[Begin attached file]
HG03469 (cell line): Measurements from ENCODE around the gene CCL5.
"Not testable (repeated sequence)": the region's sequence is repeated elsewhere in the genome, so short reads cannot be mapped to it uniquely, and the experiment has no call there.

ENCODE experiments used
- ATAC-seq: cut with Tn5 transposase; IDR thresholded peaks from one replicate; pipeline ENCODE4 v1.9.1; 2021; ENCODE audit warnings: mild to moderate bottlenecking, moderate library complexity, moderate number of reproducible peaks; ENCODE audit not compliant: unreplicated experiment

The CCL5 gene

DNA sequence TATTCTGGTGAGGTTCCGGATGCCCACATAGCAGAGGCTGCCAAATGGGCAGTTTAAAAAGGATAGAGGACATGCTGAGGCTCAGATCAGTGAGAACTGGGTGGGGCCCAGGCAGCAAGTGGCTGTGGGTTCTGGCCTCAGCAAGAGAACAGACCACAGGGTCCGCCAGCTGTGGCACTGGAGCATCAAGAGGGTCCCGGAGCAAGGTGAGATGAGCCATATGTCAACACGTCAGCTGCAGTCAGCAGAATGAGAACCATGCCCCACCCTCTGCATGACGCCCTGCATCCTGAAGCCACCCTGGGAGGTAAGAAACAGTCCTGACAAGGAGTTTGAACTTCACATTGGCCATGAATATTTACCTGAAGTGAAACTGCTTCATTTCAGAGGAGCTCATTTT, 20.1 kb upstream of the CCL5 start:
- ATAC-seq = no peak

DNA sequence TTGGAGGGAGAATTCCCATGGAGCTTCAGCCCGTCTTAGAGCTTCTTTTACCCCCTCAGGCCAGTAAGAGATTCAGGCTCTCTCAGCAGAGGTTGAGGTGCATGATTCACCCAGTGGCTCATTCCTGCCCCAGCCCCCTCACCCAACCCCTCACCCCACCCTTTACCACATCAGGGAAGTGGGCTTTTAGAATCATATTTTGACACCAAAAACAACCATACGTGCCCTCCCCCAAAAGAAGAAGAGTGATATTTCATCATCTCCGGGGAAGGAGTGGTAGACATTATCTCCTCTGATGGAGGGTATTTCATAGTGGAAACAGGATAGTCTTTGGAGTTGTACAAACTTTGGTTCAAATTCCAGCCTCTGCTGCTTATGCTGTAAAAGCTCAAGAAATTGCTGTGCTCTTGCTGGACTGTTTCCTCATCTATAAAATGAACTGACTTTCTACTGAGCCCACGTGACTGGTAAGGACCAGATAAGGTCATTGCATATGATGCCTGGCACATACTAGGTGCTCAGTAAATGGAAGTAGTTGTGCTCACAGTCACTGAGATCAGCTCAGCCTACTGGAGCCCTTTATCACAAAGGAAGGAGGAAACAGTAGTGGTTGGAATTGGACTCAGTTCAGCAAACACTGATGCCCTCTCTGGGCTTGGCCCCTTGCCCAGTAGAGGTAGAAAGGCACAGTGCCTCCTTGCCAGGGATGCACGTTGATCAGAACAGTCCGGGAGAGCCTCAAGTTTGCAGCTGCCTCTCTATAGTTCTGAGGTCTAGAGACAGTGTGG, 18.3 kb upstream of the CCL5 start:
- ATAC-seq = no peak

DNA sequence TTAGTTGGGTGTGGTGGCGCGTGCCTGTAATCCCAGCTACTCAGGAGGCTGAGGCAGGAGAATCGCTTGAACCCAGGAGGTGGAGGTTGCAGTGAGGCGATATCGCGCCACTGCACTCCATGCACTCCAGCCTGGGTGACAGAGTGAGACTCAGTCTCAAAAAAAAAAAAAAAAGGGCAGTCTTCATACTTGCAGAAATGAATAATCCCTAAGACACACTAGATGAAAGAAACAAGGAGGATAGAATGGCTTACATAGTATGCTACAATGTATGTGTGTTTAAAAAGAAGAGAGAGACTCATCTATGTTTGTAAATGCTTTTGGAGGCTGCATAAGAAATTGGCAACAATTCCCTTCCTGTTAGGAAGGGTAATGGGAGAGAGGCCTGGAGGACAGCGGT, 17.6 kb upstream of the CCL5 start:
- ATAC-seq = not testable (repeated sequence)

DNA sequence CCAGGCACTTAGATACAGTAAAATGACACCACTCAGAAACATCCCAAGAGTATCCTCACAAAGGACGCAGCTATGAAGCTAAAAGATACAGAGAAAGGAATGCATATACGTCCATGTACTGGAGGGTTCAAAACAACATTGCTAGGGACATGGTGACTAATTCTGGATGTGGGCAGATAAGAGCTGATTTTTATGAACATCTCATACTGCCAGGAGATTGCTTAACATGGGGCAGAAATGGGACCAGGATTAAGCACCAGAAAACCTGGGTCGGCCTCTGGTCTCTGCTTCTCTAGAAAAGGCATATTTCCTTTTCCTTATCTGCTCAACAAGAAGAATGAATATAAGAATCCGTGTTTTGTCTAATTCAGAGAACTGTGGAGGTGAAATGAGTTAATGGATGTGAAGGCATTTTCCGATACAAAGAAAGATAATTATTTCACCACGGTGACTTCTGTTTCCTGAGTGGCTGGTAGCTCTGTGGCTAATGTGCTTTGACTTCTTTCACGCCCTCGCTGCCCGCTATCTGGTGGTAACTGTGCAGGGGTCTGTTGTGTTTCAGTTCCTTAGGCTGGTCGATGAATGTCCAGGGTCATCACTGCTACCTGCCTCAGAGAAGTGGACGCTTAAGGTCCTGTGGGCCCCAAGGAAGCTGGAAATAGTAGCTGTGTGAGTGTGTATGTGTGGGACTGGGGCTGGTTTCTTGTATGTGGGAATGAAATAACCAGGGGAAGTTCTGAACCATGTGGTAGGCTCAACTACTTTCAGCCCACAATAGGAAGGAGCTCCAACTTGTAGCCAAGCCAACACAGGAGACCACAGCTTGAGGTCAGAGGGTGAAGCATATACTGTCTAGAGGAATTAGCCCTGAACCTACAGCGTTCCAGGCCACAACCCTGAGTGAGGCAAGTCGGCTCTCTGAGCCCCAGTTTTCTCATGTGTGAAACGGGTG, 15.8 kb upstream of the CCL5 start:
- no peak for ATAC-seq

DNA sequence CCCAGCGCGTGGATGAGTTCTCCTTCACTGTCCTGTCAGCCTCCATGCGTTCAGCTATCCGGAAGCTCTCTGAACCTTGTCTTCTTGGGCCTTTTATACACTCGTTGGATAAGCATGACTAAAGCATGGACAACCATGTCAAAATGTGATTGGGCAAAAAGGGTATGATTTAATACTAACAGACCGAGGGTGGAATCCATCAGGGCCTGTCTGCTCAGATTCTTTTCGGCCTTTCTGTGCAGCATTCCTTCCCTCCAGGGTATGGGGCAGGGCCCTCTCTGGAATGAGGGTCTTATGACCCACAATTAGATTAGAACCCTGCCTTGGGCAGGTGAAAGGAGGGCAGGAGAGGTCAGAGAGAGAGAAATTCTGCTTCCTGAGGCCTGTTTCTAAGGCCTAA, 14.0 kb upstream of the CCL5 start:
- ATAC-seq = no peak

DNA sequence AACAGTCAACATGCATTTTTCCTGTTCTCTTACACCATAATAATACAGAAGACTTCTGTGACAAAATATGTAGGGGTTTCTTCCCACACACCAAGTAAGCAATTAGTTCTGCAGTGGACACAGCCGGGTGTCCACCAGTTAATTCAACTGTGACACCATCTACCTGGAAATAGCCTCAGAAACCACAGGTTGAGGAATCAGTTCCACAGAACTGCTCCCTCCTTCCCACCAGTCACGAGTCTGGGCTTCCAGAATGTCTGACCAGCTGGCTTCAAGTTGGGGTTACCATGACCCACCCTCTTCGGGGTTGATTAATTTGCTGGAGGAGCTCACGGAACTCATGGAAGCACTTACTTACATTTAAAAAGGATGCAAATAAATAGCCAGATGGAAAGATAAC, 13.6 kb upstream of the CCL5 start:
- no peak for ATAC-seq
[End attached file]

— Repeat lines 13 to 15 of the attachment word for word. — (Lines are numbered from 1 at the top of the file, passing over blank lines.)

- no peak for ATAC-seq

DNA sequence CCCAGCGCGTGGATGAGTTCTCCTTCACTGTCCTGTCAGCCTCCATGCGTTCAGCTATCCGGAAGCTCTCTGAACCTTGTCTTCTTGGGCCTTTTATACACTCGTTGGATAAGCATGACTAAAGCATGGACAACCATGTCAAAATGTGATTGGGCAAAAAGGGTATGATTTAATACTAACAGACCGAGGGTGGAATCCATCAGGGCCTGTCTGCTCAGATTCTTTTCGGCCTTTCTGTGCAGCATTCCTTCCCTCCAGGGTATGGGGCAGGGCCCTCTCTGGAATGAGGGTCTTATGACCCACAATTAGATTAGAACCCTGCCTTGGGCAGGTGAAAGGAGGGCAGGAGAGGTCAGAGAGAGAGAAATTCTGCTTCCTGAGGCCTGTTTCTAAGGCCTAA, 14.0 kb upstream of the CCL5 start:
- ATAC-seq = no peak